Earlier today, Eurosport published an opinion piece entitled 'Why it would be a mistake to give Stephanie Roche the FIFA Puskas Award'.
Now, before we start, let's just say that this is not going to be a flying off the handle, "you're just a sexist" kind of response to Liam Happe's article. Instead, we're going to make an earnest attempt to address his opinions rather than hyperbolising them to ridiculous proportions which, it must be said, would be much easier to do.
Happe's article which appeared on the site's The Hairdryer blog, states from the outset that Roche's goal deserves to be in the final three on merit. However, from there, the writer outlines his reasons why it doesn't deserve to win and then goes on to castigate those of us who have been outwardly championing it, something which apparently "threatens to undermine an entire gender and the countless issues they’ve encountered in the world of sport".
From an Irish point of view, we should probably admit that there is a certain degree of hometown favouritism at play. Yes, it is technically the best goal, but if Stephanie wasn't Irish we wouldn't be going to such lengths just to ensure the best goal wins. And obviously, that's to be expected. There's no doubt the Colombians are doing the same for James.
However, Happe's problem is that it's not just us that are going out of our way to vote for Stephanie. Instead, he says there's 'positive discrimination' at play in the fact that a Roche victory is considered a serious possibility on Monday evening.
Much of the rationale behind the piece surrounds the fact that the women's game is (regrettably for Happe) not at the level of men's football. As such, quality of opposition and competition counts:
Does it sound like I’m being biased towards the two goals which came on the biggest stage? Fair enough. But here is the official criteria FIFA asks its voters to consider:
- It should be a beautiful goal (subjective — the spread of goals should include long-range shots, team goals, overhead kicks, individual plays, etc.).
- The importance of the match should be taken into account (objective — limited to "A" international teams, confederation championships and national top-division club matches: the more important the goal, the better).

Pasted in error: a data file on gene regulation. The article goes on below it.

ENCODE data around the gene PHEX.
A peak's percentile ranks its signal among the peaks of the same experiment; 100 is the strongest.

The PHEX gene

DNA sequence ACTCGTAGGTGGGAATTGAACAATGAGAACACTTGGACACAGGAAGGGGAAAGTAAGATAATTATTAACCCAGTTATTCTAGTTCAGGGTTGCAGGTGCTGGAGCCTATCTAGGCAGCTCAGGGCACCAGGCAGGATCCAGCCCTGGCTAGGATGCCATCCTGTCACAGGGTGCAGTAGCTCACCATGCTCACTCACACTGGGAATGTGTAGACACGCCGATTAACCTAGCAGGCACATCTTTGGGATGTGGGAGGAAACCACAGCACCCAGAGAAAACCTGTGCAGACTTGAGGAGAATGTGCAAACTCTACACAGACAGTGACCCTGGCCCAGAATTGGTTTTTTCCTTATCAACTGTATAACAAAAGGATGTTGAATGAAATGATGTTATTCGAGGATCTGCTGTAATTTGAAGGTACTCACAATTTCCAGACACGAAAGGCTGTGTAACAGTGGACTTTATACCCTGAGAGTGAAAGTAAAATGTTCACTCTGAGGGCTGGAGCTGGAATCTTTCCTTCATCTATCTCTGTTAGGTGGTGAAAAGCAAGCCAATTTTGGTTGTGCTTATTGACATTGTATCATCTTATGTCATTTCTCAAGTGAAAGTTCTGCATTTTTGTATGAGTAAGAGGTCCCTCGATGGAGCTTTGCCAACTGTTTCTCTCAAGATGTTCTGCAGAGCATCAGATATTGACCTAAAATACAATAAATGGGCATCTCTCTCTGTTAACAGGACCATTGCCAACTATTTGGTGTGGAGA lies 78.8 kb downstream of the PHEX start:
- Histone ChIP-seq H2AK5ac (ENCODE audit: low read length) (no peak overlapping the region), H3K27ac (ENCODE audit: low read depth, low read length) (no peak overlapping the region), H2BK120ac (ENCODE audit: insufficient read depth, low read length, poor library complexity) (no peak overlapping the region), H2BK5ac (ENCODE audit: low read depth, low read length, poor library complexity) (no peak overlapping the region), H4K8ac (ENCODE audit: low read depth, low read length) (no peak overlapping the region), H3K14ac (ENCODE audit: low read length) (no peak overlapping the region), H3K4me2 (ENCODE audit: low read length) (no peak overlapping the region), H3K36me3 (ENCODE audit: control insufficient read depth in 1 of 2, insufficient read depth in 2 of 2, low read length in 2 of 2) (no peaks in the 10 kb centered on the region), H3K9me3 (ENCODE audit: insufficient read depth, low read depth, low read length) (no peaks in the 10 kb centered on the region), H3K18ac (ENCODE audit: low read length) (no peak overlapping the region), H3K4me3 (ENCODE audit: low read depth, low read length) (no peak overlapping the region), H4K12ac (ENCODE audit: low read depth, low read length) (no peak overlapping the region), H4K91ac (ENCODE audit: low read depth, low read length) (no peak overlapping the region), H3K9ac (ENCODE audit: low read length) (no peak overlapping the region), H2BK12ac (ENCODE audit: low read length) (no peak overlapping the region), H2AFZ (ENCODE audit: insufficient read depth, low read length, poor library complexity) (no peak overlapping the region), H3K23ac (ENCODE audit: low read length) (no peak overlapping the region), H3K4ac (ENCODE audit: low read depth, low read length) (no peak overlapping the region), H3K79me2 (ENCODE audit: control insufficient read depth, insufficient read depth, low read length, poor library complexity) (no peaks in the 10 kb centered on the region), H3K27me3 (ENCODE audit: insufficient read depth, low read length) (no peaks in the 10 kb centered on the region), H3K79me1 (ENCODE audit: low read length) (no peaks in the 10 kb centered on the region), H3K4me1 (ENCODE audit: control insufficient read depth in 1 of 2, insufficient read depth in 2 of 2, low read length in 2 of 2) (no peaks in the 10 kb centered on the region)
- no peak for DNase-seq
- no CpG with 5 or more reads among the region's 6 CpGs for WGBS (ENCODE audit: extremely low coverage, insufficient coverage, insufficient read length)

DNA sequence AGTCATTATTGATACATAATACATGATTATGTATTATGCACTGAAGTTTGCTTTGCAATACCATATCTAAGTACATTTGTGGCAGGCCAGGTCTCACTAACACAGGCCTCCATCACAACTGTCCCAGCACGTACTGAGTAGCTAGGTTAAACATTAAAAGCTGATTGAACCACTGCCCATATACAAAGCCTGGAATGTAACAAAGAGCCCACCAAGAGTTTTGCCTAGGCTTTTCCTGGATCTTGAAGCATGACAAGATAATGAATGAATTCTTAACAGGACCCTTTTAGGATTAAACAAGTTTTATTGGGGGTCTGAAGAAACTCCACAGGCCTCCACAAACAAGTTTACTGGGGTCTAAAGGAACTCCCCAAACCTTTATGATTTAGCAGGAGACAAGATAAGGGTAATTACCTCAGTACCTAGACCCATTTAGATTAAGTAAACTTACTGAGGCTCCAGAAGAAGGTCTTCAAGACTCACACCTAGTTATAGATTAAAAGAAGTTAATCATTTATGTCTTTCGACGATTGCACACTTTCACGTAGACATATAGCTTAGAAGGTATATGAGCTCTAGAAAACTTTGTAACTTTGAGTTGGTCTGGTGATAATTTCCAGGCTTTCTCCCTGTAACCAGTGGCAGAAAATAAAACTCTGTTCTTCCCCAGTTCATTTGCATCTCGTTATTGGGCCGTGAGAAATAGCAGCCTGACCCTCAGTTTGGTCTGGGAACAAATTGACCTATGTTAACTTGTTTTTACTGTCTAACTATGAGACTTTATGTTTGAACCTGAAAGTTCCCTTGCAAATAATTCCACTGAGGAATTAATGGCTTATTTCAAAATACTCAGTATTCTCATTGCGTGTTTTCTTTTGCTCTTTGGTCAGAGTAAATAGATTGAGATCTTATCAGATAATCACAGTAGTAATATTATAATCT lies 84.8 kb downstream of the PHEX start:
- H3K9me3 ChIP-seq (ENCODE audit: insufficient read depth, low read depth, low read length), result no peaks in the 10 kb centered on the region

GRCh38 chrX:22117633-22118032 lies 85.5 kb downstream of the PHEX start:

- The goal should not be the result of luck, mistakes or a deflection by a teammate or the other team.
- The goal should support fair play, i.e. the player should not have behaved badly in the game or have been charged with doping, for example.
The importance of a goal DOES matter, full stop. I'm sure dozens of amazing goals have been scored in Sunday League games. It's easier to do it then than at a World Cup.
The problem is, the only place we can find those criteria listed (word for word) is on Wikipedia (if someone else can find them elsewhere, we're happy to be corrected). FIFA's official documentation, which can be found here, actually states the following:
The Award rewards the best goal scored between the dates of 3 October 2013 and 26 September 2014 (inclusively), without distinction of championship, gender or nationality.
"Without distinction of championship, gender or nationality" seems to suggest that the importance of the goal doesn't matter. And it shouldn't. As long as it's a FIFA sanctioned event, how can you possibly account for a distinction between the World Cup and the Bus Eireann National League?
(*Edit* As per Mike below there is FIFA documentation backing up the Wikipedia entry but it is for the 2009/10 season so it's safe to assume the criteria has since been changed)
Happe's point is that "acts of over-compensation such as this do more harm to the cause than good". Instead, he says it would be much better for everyone that has voted to actually attend women's sport and grow it to a level equal to men's. Yet how can you expect that to happen if you denigrate it during level playing field competitions like this?
Women's sport, for the most part, is under-appreciated, under-funded and under-attended but when an opportunity like this comes along, it is not 'progressive' to castigate those that are, according to Happe, merely making a 'hollow gesture, motivated by short-term fulfilment'.
If you try and silence the bandwagoners (which many of us could probably be accused of) at times of triumph in the women's game, how can you expect it to be raised to the level of the men's in the long run? Support for the women's game is slowly improving and Roche's contribution is helping that along.
The Puskas Award, in the grand scheme of things, is not the pinnacle of football achievement. However, when someone like Roche comes along and does such an admirable job of shouldering the PR side of things, it does serve to help the women's game. It's not the gigantic leap that Happe wants but nonetheless it could be a significant step and to try and convince others to take that away from Roche is seriously misguided.
Thanks to @DougalCMK for pointing us in the direction of the article.